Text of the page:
The Educational Studies Department offers courses in TESOL, Educational Foundations (school and society; history, psychology, policy, and philosophy of education), and preparation for elementary and secondary teaching and teacher certification. Knox offers teaching certification programs approved by the State of Illinois for the following:
With reciprocal privileges between Illinois and most states, a teaching certificate earned at Knox College allows the graduate to teach in a variety of locations.
Educational Studies students can participate in a variety of campus programs to further hone their craft such as: Teaching on the Navajo Reservation, Working in the Junior Great Books Program, Tutoring students from local and area schools, Participating in the award winning Knox College 4 Kids program as a REACH Fellow, and traveling to China to teach English to students at Anhui Normal University.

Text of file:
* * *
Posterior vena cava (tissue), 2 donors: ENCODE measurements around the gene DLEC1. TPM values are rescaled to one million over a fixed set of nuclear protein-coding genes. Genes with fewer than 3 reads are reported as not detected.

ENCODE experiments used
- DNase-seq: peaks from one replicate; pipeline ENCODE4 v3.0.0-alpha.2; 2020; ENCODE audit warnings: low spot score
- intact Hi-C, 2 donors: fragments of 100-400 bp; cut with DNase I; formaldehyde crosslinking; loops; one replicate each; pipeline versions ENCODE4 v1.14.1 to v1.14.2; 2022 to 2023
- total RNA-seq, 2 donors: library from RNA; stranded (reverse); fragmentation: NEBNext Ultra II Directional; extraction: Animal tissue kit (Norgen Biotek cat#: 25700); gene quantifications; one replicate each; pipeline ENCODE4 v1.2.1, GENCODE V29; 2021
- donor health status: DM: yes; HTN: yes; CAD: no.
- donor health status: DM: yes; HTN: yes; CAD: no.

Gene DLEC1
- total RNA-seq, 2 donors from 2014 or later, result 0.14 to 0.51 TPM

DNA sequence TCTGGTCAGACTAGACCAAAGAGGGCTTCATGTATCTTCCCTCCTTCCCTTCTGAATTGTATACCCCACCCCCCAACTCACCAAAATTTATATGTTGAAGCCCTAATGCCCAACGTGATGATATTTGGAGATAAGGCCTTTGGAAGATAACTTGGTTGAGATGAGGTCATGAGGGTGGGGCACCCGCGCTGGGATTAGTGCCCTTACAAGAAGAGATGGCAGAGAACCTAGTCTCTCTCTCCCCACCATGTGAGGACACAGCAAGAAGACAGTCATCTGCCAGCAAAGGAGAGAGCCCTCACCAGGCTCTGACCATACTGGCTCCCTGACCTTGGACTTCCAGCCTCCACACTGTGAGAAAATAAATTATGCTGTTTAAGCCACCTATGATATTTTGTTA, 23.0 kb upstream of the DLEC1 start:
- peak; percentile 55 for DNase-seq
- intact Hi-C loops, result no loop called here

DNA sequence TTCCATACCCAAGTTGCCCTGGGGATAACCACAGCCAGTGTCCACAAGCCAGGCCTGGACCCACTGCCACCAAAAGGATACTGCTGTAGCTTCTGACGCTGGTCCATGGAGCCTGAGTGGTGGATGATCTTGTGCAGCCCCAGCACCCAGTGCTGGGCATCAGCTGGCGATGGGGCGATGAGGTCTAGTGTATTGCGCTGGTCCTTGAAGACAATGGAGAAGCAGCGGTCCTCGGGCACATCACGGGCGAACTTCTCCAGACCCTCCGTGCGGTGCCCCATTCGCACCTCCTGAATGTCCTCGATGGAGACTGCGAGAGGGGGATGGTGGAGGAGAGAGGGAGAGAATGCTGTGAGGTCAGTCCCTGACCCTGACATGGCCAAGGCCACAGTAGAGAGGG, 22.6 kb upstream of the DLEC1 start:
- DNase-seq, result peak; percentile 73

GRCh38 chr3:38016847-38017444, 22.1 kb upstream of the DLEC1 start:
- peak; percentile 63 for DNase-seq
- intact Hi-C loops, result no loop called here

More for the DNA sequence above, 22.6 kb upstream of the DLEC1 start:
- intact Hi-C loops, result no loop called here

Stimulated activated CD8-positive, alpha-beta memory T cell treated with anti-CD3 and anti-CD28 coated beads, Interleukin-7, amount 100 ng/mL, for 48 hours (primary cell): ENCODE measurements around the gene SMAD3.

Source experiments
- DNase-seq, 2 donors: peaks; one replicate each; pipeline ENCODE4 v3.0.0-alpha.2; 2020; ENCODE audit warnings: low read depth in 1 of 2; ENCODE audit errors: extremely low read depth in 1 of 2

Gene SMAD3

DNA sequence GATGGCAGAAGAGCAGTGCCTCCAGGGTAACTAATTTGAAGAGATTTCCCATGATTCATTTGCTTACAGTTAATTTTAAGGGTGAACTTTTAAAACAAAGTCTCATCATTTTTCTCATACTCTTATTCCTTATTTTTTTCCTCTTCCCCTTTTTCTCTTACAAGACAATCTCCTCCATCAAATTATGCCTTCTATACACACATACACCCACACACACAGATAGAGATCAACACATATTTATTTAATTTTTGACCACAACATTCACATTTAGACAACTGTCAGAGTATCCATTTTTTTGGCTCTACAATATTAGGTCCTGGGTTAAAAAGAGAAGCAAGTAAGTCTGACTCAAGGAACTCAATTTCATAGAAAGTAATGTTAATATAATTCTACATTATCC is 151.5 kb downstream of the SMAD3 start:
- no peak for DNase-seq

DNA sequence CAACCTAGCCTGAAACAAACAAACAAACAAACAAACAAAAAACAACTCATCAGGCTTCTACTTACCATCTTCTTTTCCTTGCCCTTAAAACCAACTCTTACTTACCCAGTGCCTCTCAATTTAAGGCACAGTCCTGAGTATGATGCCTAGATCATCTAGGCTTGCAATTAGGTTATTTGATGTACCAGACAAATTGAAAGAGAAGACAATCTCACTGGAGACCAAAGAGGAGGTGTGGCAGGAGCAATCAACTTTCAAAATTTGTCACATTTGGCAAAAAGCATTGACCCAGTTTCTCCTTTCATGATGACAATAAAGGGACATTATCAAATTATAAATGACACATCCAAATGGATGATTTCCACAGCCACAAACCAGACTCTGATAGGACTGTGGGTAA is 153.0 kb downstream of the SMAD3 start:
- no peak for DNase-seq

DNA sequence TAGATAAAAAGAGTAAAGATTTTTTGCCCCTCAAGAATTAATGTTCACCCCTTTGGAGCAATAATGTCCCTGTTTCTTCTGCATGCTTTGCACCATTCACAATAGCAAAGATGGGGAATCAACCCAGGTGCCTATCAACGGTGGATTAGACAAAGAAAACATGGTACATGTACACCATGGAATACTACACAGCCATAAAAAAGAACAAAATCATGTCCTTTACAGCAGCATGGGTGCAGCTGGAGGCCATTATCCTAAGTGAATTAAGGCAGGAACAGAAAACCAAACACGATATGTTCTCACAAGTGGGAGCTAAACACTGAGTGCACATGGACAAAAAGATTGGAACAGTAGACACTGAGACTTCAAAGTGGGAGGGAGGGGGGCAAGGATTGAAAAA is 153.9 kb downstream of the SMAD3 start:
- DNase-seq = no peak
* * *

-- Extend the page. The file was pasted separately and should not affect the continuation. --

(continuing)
Faculty and students frequently collaborate on presentations and publications. During the 2010-2011 academic year, students and faculty collaborated on 10 publications and 15 presentation at state and national conferences.
The Educational Studies Department is housed in George Davis Hall, originally built in 1912 and renovated in 1978. In addition to classrooms and faculty offices, the department has a specialized library of books, periodicals, and textbooks related to elementary and secondary teaching. More extensive library collections are found in Henry M. Seymour Library.
Knox College students Alec Freytag and Lindsey Morgan are chosen for the prestigious Kemper Scholars Program, which offers scholarships, summer internships, and leadership opportunities.
Vincent Rug and Stephanie Sorensen, both 2012 Knox College graduates, describe their experiences in the financial industry. Chosen for a selective leadership program at Fifth Third Bank, they are working as commercial associates.
Edward Novak 'wanted to help set this record straight' for Louis Taylor, a recently freed man who spent years in prison after being convicted of setting a fatal hotel fire. Experts now say it probably wasn't arson.